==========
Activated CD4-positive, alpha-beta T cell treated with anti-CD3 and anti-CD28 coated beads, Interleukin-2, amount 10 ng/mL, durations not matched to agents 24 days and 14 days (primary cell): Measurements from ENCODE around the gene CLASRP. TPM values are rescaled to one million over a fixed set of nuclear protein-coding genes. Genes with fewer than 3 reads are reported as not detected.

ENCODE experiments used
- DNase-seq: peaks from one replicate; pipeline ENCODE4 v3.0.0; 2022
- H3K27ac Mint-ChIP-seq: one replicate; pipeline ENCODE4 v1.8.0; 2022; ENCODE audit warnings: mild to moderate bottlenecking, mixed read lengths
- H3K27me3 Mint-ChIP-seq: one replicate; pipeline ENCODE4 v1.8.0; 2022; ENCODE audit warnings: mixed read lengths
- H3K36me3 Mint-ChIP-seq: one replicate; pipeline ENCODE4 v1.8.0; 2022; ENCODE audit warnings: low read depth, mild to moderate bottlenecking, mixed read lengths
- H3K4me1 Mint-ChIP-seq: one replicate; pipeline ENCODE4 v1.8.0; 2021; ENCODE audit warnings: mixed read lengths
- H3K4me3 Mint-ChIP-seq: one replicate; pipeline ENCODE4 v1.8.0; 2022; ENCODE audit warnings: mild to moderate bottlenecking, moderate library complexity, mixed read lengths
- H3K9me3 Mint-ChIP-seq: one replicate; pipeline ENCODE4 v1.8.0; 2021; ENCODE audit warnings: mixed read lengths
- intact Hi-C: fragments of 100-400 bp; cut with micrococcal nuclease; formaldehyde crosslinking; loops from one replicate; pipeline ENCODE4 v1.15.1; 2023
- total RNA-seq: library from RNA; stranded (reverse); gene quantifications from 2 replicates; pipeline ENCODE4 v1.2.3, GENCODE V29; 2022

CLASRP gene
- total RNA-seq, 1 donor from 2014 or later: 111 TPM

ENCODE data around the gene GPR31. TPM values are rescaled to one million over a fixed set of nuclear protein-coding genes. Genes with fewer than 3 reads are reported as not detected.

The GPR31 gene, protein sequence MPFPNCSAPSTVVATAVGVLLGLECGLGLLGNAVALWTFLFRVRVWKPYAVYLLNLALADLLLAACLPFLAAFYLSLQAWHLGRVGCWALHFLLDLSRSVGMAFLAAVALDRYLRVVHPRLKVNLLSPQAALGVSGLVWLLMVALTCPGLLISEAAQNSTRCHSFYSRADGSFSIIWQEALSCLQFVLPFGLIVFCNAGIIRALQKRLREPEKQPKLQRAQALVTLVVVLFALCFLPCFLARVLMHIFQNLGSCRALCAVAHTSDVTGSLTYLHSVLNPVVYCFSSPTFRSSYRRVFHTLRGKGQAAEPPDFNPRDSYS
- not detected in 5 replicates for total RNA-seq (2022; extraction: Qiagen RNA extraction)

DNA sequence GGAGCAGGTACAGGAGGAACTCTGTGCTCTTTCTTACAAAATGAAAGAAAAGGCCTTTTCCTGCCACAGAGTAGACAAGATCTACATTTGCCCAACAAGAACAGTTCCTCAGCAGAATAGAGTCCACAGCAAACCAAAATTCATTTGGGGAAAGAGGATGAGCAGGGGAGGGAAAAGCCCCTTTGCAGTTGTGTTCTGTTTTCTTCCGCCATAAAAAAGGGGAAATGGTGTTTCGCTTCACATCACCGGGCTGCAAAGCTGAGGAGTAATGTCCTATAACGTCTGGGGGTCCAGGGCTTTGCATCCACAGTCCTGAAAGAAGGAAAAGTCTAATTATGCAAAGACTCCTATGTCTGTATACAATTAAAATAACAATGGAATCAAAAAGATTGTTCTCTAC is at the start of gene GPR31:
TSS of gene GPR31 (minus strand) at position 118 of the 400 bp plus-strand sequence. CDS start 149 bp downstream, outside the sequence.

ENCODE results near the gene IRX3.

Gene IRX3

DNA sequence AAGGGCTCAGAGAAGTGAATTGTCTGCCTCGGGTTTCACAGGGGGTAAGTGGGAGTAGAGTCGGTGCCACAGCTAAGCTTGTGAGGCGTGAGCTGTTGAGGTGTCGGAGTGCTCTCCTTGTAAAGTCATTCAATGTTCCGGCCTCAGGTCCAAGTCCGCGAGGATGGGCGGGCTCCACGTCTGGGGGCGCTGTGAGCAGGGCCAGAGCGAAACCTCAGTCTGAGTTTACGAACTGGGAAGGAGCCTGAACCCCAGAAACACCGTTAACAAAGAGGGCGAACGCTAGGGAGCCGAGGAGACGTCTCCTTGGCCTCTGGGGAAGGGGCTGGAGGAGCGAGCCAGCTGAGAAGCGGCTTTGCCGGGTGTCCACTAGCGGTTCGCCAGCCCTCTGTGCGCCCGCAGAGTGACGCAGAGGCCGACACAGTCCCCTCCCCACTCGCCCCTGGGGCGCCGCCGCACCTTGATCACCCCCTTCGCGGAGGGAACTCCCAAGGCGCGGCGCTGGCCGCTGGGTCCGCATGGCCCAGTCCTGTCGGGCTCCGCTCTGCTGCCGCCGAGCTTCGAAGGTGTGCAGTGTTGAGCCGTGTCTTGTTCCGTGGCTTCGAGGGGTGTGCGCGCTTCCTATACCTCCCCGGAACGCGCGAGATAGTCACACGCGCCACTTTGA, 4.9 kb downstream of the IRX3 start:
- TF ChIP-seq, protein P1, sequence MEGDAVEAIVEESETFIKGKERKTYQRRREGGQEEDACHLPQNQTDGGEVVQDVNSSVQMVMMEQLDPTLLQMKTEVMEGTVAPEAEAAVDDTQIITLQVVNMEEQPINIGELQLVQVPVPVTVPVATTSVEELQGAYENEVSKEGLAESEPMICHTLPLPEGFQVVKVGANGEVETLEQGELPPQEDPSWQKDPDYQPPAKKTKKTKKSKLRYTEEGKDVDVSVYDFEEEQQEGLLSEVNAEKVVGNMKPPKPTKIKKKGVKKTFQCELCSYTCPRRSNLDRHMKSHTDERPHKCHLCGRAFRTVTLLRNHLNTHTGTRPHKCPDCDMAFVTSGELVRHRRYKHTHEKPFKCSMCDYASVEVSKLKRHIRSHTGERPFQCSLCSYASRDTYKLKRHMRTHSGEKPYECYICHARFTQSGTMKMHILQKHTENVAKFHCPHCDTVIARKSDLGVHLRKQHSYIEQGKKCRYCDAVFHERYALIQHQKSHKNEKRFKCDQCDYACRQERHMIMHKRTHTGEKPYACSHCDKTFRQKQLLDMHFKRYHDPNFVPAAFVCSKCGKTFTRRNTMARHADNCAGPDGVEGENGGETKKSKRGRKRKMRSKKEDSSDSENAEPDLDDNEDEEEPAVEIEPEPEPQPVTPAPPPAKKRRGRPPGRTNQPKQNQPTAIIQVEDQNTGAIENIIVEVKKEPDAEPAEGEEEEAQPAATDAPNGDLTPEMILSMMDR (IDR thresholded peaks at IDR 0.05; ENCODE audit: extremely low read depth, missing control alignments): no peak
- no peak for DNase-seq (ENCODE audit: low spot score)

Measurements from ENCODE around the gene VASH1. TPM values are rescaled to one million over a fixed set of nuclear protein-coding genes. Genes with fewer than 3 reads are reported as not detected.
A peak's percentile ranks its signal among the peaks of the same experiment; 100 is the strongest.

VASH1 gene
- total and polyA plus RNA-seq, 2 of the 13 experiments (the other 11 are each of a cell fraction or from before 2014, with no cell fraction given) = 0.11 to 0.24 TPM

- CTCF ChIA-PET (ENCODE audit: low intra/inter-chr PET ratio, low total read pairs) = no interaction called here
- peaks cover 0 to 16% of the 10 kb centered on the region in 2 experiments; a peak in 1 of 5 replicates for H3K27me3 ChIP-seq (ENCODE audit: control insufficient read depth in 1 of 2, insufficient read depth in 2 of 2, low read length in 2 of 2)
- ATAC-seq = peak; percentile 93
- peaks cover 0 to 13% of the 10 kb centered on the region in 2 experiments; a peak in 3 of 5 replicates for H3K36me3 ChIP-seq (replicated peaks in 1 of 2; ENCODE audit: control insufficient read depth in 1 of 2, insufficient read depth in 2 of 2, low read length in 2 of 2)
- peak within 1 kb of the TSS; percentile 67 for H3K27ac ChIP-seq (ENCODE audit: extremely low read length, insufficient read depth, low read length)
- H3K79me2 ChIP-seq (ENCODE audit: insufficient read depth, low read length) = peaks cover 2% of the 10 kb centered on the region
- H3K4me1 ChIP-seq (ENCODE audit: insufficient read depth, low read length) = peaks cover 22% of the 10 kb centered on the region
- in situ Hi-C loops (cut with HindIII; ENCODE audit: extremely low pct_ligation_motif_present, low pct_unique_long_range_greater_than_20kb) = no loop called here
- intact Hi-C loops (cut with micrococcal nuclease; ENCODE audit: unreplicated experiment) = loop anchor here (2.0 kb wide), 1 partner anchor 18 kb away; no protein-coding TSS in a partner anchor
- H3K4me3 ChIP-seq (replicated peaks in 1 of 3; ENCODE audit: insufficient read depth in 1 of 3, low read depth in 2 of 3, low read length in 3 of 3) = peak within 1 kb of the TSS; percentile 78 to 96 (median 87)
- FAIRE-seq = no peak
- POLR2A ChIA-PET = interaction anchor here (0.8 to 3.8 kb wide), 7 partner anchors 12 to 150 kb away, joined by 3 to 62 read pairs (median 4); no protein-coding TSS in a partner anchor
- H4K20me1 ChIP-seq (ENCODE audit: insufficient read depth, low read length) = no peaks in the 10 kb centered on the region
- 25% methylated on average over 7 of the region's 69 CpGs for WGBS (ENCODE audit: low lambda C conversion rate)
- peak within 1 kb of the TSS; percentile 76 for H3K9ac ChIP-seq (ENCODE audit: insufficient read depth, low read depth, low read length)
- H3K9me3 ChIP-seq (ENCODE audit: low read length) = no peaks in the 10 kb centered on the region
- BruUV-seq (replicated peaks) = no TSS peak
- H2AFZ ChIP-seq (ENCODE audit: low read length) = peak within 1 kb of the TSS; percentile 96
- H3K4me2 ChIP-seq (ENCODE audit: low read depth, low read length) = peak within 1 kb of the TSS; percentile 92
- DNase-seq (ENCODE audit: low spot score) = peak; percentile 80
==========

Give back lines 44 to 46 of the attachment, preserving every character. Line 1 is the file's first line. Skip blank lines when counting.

- BruUV-seq (replicated peaks) = no TSS peak
- H2AFZ ChIP-seq (ENCODE audit: low read length) = peak within 1 kb of the TSS; percentile 96
- H3K4me2 ChIP-seq (ENCODE audit: low read depth, low read length) = peak within 1 kb of the TSS; percentile 92